måndag 17 september 2012

How to Answer a Question You Cannot Answer

The question how a wing generates lift gets the following answer on Wikipedia under Lift Force:
  • There are several ways to explain how an airfoil generates lift. Some are more complicated or more mathematically rigorous than others; some have been shown to be incorrect.
  • Most of them are intended to explain the phenomenon of lift to a general audience. Several theories introduce assumptions which proved to be wrong, like the equal transit-time theory.
The idea, used by many agencies expected to have an answer like NASA or AIAA, is to say that the answer to be presented is suitable for a "general audience" and as such it is not the correct answer, while suggesting that there is a correct answer certainly known to the agency, but that this correct answer is not suitable for presentation to a "general audience". 

This is believed to be a very smart way of covering up that the agency does not really know any correct answer: Give an incorrect answer (and there are many to choose from) and claim that for sure there is a correct answer, which however is not suitable for the general audience. 

You can study this very clever and effective tactics in the preceding sequence of posts on Incorrect or Empty Flight Theory. Have fun.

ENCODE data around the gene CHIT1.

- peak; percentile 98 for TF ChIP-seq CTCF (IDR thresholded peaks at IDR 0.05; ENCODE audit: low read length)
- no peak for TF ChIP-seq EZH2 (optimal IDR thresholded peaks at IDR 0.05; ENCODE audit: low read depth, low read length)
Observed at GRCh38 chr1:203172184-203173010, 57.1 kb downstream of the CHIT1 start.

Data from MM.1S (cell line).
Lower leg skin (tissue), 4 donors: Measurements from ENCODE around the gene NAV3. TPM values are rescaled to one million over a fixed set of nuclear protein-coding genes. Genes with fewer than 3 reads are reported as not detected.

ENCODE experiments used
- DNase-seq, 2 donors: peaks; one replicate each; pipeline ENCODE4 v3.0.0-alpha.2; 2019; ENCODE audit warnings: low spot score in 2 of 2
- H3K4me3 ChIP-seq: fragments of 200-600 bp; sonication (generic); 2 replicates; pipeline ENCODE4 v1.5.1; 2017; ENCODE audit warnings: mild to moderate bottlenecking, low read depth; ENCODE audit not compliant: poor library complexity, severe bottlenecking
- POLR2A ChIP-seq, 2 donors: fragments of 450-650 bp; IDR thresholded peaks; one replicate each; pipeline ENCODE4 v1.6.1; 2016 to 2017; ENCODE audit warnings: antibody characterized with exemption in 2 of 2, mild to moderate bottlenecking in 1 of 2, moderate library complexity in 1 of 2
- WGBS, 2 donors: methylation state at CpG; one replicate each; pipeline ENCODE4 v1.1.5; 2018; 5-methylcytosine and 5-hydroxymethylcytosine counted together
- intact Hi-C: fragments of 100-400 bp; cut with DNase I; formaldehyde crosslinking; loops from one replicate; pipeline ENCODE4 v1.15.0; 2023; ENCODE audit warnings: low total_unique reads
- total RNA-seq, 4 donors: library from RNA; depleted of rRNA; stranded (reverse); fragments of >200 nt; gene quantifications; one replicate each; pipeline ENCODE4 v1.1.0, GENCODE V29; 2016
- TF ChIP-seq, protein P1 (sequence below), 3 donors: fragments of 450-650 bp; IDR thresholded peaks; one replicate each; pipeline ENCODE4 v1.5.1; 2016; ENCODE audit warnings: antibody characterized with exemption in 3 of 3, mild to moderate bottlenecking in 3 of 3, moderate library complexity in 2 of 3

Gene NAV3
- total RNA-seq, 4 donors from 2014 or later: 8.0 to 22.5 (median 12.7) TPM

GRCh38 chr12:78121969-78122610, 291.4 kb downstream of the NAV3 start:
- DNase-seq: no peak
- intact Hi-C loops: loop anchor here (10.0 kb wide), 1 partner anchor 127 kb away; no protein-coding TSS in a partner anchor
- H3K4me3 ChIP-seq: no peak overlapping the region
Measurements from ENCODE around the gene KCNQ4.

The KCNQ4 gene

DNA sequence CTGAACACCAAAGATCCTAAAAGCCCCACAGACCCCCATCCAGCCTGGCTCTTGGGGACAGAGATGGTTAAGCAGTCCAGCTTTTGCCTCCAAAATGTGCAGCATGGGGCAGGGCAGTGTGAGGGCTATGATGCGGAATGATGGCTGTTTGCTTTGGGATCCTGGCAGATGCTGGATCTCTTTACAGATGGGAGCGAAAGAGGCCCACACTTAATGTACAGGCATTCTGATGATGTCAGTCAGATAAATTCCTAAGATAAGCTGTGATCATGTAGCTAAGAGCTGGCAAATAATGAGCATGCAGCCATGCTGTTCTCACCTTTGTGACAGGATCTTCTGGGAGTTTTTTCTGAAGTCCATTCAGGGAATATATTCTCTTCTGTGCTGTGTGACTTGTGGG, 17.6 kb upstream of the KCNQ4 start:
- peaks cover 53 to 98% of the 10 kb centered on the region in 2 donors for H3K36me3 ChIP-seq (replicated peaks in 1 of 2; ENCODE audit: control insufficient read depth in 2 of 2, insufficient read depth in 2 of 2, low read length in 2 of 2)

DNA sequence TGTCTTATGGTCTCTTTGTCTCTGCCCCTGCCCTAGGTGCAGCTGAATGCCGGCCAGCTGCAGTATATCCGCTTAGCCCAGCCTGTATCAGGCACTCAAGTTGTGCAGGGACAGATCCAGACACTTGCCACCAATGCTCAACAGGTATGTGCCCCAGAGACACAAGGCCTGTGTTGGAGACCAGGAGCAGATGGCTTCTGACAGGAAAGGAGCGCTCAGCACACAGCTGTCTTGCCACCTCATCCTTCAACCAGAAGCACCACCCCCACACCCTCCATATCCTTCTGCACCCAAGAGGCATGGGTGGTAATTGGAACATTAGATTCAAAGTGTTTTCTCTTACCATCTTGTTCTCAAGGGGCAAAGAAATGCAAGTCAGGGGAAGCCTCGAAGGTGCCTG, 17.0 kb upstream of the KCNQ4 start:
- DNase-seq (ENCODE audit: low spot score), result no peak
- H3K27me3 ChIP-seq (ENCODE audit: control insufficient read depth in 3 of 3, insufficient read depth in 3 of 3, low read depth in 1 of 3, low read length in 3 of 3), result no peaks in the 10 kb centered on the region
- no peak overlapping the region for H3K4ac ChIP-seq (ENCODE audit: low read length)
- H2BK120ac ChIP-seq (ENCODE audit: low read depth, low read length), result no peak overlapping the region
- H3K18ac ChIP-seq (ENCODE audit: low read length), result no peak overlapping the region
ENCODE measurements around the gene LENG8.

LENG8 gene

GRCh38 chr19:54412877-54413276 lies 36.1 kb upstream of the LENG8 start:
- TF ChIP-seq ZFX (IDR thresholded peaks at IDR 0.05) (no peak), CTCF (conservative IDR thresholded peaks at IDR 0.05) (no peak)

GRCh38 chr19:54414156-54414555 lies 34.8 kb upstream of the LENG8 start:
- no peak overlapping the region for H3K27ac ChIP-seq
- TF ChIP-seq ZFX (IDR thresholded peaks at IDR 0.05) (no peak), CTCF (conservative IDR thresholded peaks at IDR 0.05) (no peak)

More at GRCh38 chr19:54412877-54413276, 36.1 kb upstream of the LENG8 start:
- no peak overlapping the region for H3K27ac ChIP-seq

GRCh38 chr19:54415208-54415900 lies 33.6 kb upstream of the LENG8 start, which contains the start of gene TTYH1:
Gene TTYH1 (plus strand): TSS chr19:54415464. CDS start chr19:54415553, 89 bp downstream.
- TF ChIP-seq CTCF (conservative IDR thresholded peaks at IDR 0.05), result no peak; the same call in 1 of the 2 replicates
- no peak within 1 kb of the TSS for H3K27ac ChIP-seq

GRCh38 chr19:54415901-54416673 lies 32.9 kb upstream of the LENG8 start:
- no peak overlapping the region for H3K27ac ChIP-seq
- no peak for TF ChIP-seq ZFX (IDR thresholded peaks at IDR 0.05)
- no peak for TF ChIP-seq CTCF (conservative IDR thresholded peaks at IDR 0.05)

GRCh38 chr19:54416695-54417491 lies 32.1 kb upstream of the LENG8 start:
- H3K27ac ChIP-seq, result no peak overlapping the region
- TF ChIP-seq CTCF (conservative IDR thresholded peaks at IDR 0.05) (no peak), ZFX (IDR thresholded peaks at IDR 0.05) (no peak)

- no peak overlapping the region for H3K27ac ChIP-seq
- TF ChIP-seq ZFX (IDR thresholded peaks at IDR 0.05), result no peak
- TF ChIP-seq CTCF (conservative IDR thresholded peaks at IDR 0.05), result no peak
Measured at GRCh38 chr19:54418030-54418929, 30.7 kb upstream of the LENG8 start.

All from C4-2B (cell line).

PS1 One may compare with different answers to the question from where babies come, which can vary depending on the audience. The question has to be answered, in one way or the other, because it is a very good question, and even an incorrect answer is then an answer, but it is not science.

PS2 As an real-life illustration study my Interview with Glenn Research Center:
  • The correct theory of lift is fairly complex. saying that the answer is complex means just that ... it is complex, it isn't simple. But we know what it is.
  • Many people look for simple answers to questions, when the answer may not be simple. When the answer is really complex, people make simplifying assumptions so that they can get a simple answer. Unfortunately, with fluid mechanics, when you make simplifying assumptions you can get the wrong answer. That's what has happened with the incorrect theories and their inability to produce meaningful results.

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